“What’s wrong—is she hurt?” His voice was closer now, and he sounded upset. I wasn’t imagining it. I squeezed my eyes shut, hoping to die. Or, at the very least, not to throw up.

Mike seemed stressed. “I think she’s fainted. I don’t know what happened, she didn’t even stick her finger.”

“Bella.” Edward’s voice was right beside me, relieved now. “Can you hear me?”

“No,” I groaned. “Go away.”

How loving.


He chuckled. “I was taking her to the nurse,” Mike explained in a defensive tone, “but she wouldn’t go any farther.”

“I’ll take her,” Edward said. I could hear the smile still in his voice. “You can go back to class.”

“No,” Mike protested. “I’m supposed to do it.”

Suddenly the sidewalk disappeared from beneath me. My eyes flew open in shock. Edward had scooped me up in his arms, as easily as if I weighed ten pounds instead of a hundred and ten.

“Put me down!” Please, please let me not vomit on him. He was walking before I was finished talking.

“Hey!” Mike called, already ten paces behind us. Edward ignored him.

“You look awful,” he told me, grinning.

“Put me back on the sidewalk,” I moaned. The rocking movement of his walk was not helping. He held me away from his body, gingerly, supporting all my weight with just his arms—it didn’t seem to bother him.

“So you faint at the sight of blood?” he asked. This seemed to entertain him.

I didn’t answer. I closed my eyes again and fought the nausea with all my strength, clamping my lips together.

“And not even your own blood,” he continued, enjoying himself.

I wonder how Bella has dealt with periods for so many years if she instantly faints from a single drop of blood on someone's finger.


I don’t know how he opened the door while carrying me, but it was suddenly warm, so I knew we were inside.

“Oh my,” I heard a female voice gasp.

“She fainted in Biology,” Edward explained.

I opened my eyes. I was in the office, and Edward was striding past the front counter toward the nurse’s door. Ms. Cope, the redheaded front office receptionist, ran ahead of him to hold it open. The grandmotherly nurse looked up from a novel, astonished, as Edward swung me into the room and placed me gently on the crackly paper that covered the brown vinyl mattress on the one cot. Then he moved to stand against the wall as far across the narrow room as possible. His eyes were bright, excited.

“She’s just a little faint,” he reassured the startled nurse. “They’re blood typing in Biology.”

The nurse nodded sagely. “There’s always one.”

"Cowards, we call them."


He muffled a snicker. “Just lie down for a minute, honey; it’ll pass.”

“I know,” I sighed. The nausea was already fading.

“Does this happen a lot?” she asked.

“Sometimes,” I admitted. Edward coughed to hide another laugh.

“You can go back to class now,” she told him.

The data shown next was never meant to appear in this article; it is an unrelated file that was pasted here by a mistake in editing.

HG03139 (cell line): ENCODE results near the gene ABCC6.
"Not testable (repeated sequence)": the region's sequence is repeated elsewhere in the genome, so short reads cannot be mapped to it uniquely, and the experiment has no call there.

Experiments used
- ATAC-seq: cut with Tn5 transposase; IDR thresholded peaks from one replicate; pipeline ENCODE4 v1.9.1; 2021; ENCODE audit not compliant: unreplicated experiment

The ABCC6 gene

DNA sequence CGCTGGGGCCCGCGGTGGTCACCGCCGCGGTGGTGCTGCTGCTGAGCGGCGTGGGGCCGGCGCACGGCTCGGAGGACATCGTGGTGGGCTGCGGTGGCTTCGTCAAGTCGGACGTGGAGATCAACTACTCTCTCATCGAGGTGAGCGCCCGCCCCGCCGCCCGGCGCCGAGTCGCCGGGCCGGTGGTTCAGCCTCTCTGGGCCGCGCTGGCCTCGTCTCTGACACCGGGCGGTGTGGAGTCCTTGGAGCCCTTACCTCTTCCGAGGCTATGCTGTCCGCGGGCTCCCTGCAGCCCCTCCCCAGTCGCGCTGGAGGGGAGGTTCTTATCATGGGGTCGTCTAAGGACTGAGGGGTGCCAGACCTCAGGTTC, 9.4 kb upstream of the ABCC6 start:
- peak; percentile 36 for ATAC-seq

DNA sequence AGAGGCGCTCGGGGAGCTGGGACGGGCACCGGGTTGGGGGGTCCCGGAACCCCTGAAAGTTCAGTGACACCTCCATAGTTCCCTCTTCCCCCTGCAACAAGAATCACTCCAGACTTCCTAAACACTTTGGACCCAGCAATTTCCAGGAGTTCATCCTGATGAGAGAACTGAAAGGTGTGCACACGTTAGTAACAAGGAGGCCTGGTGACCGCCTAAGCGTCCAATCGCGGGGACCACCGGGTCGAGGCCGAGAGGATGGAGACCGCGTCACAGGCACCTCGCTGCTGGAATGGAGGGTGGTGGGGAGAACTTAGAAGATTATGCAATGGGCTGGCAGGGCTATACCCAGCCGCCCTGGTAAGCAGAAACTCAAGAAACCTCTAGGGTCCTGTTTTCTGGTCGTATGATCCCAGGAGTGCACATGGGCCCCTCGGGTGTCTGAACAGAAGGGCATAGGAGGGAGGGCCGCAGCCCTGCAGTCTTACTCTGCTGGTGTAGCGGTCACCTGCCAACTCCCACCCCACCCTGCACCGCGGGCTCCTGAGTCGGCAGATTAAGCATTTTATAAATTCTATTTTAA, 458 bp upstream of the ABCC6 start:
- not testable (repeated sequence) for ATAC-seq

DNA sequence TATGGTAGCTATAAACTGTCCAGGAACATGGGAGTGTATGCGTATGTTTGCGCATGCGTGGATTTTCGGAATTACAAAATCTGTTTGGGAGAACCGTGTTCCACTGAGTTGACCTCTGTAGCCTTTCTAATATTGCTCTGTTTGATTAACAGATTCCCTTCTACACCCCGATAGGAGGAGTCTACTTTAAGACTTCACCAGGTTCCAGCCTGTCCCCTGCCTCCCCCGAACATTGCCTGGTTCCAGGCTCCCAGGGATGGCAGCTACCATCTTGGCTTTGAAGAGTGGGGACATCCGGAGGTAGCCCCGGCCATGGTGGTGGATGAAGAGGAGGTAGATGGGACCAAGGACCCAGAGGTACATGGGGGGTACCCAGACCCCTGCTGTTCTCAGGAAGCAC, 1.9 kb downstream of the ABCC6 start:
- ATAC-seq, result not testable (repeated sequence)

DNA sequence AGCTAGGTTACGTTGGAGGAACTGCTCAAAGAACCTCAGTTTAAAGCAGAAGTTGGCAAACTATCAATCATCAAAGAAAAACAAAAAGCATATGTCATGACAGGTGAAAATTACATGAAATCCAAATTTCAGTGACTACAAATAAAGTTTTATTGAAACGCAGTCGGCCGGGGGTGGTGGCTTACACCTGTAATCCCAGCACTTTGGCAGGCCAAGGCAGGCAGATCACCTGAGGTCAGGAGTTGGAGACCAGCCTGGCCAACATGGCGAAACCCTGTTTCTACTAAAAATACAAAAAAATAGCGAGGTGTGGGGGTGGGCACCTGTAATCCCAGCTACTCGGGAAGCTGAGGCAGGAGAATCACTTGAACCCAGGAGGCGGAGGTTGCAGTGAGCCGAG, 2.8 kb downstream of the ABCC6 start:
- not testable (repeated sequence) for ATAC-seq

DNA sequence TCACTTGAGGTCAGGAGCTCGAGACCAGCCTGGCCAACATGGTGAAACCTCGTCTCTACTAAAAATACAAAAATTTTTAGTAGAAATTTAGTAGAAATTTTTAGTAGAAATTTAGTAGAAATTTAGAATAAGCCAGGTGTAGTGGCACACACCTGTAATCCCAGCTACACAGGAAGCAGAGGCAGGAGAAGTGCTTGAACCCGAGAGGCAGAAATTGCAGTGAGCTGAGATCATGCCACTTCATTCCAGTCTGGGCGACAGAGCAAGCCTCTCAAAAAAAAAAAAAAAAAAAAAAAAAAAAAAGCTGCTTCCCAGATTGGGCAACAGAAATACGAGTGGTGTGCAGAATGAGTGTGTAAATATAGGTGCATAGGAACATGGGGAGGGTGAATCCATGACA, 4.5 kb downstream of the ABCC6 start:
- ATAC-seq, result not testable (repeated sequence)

“I’m supposed to stay with her.” He said this with such assured authority that—even though she pursed her lips—the nurse didn’t argue it further.

“I’ll go get you some ice for your forehead, dear,” she said to me, and then bustled out of the room.

“You were right,” I moaned, letting my eyes close.

“I usually am—but about what in particular this time?”



“Ditching is healthy.” I practiced breathing evenly.

“You scared me for a minute there,” he admitted after a pause. His tone made it sound like he was confessing a humiliating weakness. “I thought Newton was dragging your dead body off to bury it in the woods.”

Mike doesn't have nearly enough personality to be revealed as a serial killer.


“Ha ha.” I still had my eyes closed, but I was feeling more normal every minute.

“Honestly—I’ve seen corpses with better color. I was concerned that I might have to avenge your murder.”

“Poor Mike. I’ll bet he’s mad.”

“He absolutely loathes me,” Edward said cheerfully.

“You can’t know that,” I argued, but then I wondered suddenly if he could.

“I saw his face—I could tell.”

“How did you see me? I thought you were ditching.” I was almost fine now, though the queasiness would probably pass faster if I’d eaten something for lunch. On the other hand, maybe it was lucky my stomach was empty.

“I was in my car, listening to a CD.” Such a normal response—it surprised me.

Maybe that's why this book had the appeal it did. It's all for the kids who would ditch class to listen to My Chemical Romance.


I heard the door and opened my eyes to see the nurse with a cold compress in her hand.

“Here you go, dear.” She laid it across my forehead. “You’re looking better,” she added.

“I think I’m fine,” I said, sitting up. Just a little ringing in my ears, no spinning. The mint green walls stayed where they should.

I could see she was about to make me lie back down, but the door opened just then, and Ms. Cope stuck her head in.

“We’ve got another one,” she warned.

I hopped down to free up the cot for the next invalid. I handed the compress back to the nurse. “Here, I don’t need this.”

Bella just has a thing about running away from medical treatment.

Actually, making that joke suddenly reminded me. Bella was in the hospital and Tyler's face was all sliced up from the crash, but she never once saw any blood or had a reaction to it? Maybe her annoyance at Tyler being guilty for nearly killing her overrode her weakness.